Sunday, May 23, 2010

I Knew It: An Essay on Predictability

I was playing some new tunes on my banjitar on the corner of Victoria Avenue and Rose Street, within listening distance of four outdoor patios: the upscale Atlantis Coffee, the picturesque Crave Kitchen & Wine Bar, the ever busy Ramada, and the newly renovated Rooftop Bar & Grill. It was a perfect evening for busking. The sky was big and still a bright blue, and the pedestrians were plentiful and all decked out in their going-for-coffee fashions. Some smiled and nodded as they strolled past, and a few even stopped to listen, one of them being a thirtyish clean cut male wearing a Montreal Canadiens hockey jersey.

Go Habs! I said to him just as I intentionally finished my instrumental to acknowledge him.

He replied while giving me the thumbs up.

This particular busking moment was taking place during the NHL Stanley Cup Playoffs. The Habs (the English nickname for the Montreal Canadiens hockey club) were among the last four remaining teams. The Habs had eliminated the Washington Capitals in the first round, and the Pittsburgh Penguins in the second, and they had just finally won a game against the Philadelphia Flyers in the third round.

This conversation must be put into perspective. In the United States of America hockey is regarded as entertainment; here in Canada hockey is a religion.

This particular fan was ecstatic, and rightly so. No one in the world of sports had predicted that the Canadiens would get to the third round, except of course for their most loyal fans. As in any sport, no one knows for sure the eventual outcome of any particular game.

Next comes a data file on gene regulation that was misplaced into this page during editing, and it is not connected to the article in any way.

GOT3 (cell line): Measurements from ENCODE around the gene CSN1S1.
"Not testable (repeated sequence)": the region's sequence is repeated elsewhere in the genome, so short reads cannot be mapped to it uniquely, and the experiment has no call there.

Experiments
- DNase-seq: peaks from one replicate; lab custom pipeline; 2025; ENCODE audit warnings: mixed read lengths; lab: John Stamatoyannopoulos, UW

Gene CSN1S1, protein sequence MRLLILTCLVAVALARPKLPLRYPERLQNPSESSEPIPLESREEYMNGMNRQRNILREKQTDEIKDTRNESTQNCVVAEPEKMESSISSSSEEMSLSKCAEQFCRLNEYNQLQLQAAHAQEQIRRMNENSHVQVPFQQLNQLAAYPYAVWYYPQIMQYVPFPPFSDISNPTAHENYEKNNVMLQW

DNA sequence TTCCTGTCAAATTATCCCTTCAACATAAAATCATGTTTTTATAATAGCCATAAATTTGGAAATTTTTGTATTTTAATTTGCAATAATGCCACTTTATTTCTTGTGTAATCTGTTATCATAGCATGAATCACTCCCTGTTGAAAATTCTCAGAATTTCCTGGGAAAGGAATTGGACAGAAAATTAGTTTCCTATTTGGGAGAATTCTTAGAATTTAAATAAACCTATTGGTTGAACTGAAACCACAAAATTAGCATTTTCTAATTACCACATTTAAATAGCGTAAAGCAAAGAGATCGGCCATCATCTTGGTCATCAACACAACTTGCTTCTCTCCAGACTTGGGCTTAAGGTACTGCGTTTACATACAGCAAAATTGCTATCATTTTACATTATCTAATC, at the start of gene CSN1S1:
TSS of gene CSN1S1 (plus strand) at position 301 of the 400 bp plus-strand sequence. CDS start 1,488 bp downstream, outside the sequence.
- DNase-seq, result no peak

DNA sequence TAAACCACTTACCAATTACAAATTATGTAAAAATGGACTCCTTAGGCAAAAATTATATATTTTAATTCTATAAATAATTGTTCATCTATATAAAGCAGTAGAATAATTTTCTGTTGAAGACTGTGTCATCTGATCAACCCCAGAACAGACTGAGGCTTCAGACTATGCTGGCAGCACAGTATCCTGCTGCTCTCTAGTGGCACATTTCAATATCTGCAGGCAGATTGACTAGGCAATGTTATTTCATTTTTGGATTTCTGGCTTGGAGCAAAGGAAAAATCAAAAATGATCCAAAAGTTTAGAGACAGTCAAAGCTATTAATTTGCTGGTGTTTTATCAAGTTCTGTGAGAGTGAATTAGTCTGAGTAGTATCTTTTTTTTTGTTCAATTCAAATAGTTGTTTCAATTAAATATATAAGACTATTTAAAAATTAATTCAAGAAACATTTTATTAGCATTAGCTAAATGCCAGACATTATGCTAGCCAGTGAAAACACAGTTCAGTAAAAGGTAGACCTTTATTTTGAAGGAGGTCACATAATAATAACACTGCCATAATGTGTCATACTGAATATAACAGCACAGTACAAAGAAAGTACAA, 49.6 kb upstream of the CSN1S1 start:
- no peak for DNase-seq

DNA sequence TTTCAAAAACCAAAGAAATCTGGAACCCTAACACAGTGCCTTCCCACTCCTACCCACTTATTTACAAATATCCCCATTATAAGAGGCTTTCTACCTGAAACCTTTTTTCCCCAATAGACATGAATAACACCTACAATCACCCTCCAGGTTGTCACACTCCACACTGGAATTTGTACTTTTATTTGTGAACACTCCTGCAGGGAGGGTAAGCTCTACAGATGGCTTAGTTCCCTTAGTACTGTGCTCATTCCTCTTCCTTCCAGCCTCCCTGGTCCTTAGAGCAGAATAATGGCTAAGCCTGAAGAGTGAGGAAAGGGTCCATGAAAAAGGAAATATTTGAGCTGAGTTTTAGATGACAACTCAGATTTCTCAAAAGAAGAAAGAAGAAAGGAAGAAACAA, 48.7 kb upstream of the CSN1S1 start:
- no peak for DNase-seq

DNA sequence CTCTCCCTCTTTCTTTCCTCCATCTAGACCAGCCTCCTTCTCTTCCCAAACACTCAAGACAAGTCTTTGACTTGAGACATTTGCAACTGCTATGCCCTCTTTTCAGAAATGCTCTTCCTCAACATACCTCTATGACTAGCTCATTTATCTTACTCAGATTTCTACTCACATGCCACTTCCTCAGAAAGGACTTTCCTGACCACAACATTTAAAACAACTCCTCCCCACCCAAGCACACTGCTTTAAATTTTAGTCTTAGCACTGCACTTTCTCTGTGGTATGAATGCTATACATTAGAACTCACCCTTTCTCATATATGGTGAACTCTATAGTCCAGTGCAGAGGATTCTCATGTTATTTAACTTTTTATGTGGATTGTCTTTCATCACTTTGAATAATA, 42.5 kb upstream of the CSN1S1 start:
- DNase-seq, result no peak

It is this element of surprise that is one of the riches of sport.
And it could be this same element, surprise, is one of the topmost elements in life.

Speaking in a general way, there are certain outcomes both in sport and in life that are quite predictable. Take the Washington Capitals and Pittsburgh Penguins for example. Everyone kind of knew that both these teams would make the Stanley Cup playoffs, for both had respectable finishes in their regular season play. In fact, the Washington Capitals came in first overall! It is their unimagined ouster in the first and second rounds that is the surprise.

Usually, day-to-day life routines do not provide many surprises. If they did, the very notion of surprise would simply not exist. Saying this, without surprise and with some familiarity, we can predict with competence some rather ordinary human behaviors.

For example, after I've taught just one or two lessons in my Psychology class, I can predict where most of the students are going to sit from then on. Students coming into class tend to retreat to the same seat day after day until the semester has ended.

And my colleagues and I similar in this respect. We tend to sit in the same seats at coffee time each day. Catherine always seats to my left, Judy right across from me, Jimmy D to my right, and Marcel at the other end of the table. This particular seating ritual has gone on for years.
I can predict that the next time we have coffee together we'll be seated in the same arrangement.

I know a fellow who keeps moving from apartment to apartment because of his noisy neighbors. He insists he cannot sleep at night because of their noise. In the last four years he's moved four times. I can predict with ease that he'll be moving again before the end of this year.

I have a friend who loves Europe so much that he's been on vacation there over thirty times. I can certainly predict that he is currently making arrangements to return to Europe at his earliest opportunity.